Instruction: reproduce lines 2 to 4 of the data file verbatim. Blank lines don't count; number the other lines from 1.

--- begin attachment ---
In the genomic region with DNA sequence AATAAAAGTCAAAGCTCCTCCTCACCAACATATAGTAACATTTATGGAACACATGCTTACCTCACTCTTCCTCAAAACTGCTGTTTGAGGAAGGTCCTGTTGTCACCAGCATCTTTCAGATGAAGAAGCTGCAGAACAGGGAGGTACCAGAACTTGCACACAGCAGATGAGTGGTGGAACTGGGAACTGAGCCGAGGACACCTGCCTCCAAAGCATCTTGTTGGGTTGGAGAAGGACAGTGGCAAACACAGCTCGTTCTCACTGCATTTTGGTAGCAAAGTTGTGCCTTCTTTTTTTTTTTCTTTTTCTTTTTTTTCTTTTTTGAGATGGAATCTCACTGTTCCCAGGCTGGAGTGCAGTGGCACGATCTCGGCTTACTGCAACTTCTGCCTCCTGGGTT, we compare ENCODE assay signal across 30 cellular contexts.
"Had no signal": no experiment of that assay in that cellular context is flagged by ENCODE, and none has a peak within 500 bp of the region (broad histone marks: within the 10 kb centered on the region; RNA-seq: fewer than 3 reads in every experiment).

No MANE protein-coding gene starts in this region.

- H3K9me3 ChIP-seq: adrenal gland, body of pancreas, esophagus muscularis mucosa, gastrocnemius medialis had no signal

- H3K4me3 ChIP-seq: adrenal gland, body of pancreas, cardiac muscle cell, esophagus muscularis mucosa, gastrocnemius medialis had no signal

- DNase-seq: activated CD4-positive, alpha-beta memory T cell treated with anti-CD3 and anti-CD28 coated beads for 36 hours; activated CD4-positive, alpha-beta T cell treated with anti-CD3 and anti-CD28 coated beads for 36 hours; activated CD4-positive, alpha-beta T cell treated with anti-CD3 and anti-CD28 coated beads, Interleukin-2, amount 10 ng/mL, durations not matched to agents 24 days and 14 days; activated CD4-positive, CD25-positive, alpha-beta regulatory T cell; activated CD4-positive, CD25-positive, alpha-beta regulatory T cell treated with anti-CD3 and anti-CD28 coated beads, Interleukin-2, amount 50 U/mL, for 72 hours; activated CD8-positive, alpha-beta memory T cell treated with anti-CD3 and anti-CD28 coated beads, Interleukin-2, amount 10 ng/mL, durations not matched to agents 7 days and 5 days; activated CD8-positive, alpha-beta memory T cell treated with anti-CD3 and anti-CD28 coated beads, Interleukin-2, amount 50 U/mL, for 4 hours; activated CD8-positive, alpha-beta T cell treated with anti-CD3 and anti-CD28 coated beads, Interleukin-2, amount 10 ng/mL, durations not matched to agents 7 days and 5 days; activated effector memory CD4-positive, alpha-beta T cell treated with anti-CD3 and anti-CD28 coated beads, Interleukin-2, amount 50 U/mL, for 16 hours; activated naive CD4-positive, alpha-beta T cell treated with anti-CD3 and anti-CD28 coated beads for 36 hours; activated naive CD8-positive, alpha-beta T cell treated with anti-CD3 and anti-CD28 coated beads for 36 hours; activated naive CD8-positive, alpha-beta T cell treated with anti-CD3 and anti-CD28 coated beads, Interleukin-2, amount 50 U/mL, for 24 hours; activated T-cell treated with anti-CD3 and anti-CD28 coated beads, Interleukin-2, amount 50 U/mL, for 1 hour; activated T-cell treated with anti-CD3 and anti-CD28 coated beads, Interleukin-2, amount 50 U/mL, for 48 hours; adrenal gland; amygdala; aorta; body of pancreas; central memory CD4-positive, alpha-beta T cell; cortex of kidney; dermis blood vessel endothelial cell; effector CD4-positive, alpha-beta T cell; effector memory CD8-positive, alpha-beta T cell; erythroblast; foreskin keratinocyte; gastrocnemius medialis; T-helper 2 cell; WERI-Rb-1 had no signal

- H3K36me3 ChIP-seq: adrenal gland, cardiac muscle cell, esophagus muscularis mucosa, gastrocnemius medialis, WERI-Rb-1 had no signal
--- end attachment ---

"Had no signal": no experiment of that assay in that cellular context is flagged by ENCODE, and none has a peak within 500 bp of the region (broad histone marks: within the 10 kb centered on the region; RNA-seq: fewer than 3 reads in every experiment).

No MANE protein-coding gene starts in this region.

- H3K9me3 ChIP-seq: adrenal gland, body of pancreas, esophagus muscularis mucosa, gastrocnemius medialis had no signal